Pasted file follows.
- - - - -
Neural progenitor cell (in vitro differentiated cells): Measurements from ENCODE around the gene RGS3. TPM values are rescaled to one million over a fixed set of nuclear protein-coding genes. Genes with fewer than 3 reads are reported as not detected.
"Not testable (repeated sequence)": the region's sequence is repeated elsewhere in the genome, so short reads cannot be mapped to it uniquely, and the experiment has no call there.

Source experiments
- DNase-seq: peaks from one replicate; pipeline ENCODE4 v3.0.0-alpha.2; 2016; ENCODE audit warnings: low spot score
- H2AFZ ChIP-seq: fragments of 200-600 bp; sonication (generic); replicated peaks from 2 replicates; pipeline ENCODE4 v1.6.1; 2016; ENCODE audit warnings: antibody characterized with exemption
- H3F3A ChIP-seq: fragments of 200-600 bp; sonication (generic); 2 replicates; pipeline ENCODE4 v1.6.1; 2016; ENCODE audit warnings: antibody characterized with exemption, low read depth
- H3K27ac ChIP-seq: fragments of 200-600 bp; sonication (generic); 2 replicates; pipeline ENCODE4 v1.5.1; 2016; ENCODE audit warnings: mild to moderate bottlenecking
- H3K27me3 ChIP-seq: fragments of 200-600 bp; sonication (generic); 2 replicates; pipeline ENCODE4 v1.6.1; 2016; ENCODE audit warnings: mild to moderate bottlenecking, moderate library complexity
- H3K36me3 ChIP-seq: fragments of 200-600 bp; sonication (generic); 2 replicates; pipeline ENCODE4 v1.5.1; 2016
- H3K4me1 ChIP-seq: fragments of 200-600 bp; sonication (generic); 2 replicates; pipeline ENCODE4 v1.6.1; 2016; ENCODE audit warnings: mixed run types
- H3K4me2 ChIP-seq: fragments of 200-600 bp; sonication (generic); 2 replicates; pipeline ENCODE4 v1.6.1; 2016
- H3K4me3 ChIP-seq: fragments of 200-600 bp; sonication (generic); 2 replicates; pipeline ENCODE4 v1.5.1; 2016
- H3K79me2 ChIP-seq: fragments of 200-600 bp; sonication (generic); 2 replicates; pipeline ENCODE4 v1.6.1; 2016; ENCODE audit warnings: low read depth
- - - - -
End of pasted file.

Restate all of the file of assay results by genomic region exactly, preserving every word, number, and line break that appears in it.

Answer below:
Neural progenitor cell (in vitro differentiated cells): Measurements from ENCODE around the gene RGS3. TPM values are rescaled to one million over a fixed set of nuclear protein-coding genes. Genes with fewer than 3 reads are reported as not detected.
"Not testable (repeated sequence)": the region's sequence is repeated elsewhere in the genome, so short reads cannot be mapped to it uniquely, and the experiment has no call there.

Source experiments
- DNase-seq: peaks from one replicate; pipeline ENCODE4 v3.0.0-alpha.2; 2016; ENCODE audit warnings: low spot score
- H2AFZ ChIP-seq: fragments of 200-600 bp; sonication (generic); replicated peaks from 2 replicates; pipeline ENCODE4 v1.6.1; 2016; ENCODE audit warnings: antibody characterized with exemption
- H3F3A ChIP-seq: fragments of 200-600 bp; sonication (generic); 2 replicates; pipeline ENCODE4 v1.6.1; 2016; ENCODE audit warnings: antibody characterized with exemption, low read depth
- H3K27ac ChIP-seq: fragments of 200-600 bp; sonication (generic); 2 replicates; pipeline ENCODE4 v1.5.1; 2016; ENCODE audit warnings: mild to moderate bottlenecking
- H3K27me3 ChIP-seq: fragments of 200-600 bp; sonication (generic); 2 replicates; pipeline ENCODE4 v1.6.1; 2016; ENCODE audit warnings: mild to moderate bottlenecking, moderate library complexity
- H3K36me3 ChIP-seq: fragments of 200-600 bp; sonication (generic); 2 replicates; pipeline ENCODE4 v1.5.1; 2016
- H3K4me1 ChIP-seq: fragments of 200-600 bp; sonication (generic); 2 replicates; pipeline ENCODE4 v1.6.1; 2016; ENCODE audit warnings: mixed run types
- H3K4me2 ChIP-seq: fragments of 200-600 bp; sonication (generic); 2 replicates; pipeline ENCODE4 v1.6.1; 2016
- H3K4me3 ChIP-seq: fragments of 200-600 bp; sonication (generic); 2 replicates; pipeline ENCODE4 v1.5.1; 2016
- H3K79me2 ChIP-seq: fragments of 200-600 bp; sonication (generic); 2 replicates; pipeline ENCODE4 v1.6.1; 2016; ENCODE audit warnings: low read depth